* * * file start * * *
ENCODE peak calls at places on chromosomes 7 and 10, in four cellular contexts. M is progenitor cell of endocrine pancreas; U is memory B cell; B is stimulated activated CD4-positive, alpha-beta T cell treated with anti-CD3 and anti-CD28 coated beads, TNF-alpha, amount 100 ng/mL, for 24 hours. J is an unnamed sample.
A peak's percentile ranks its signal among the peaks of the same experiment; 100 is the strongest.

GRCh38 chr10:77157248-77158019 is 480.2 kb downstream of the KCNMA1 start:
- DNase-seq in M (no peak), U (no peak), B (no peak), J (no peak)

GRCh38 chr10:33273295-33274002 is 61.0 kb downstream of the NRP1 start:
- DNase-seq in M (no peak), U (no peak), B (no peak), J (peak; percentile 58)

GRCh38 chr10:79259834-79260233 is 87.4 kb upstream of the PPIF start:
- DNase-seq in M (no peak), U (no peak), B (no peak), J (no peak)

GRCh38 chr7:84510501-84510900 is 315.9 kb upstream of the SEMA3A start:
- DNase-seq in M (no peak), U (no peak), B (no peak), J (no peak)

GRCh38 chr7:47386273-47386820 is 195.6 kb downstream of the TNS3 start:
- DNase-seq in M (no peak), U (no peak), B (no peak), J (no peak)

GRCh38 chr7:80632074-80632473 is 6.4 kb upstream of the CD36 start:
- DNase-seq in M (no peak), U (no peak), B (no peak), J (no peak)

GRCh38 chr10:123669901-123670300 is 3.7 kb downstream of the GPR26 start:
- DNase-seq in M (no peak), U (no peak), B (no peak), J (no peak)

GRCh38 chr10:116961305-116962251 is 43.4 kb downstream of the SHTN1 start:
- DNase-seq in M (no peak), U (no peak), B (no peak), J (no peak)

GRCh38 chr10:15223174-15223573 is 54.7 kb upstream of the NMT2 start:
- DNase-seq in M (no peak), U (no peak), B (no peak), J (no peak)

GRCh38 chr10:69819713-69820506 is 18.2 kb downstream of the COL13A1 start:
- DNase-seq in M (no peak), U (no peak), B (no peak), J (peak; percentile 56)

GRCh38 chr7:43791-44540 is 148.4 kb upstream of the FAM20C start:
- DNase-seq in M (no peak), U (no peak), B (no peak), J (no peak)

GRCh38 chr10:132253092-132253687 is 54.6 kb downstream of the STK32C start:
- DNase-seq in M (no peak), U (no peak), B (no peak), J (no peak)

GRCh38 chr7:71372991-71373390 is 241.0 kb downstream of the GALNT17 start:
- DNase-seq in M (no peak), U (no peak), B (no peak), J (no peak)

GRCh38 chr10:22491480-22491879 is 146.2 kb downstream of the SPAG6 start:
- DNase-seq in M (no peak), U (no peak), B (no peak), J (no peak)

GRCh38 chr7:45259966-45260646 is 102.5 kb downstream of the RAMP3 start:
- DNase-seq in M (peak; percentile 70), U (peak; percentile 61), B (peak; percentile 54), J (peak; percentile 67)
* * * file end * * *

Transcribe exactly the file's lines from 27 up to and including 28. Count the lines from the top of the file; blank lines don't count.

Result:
GRCh38 chr7:71372991-71373390 is 241.0 kb downstream of the GALNT17 start:
- DNase-seq in M (no peak), U (no peak), B (no peak), J (no peak)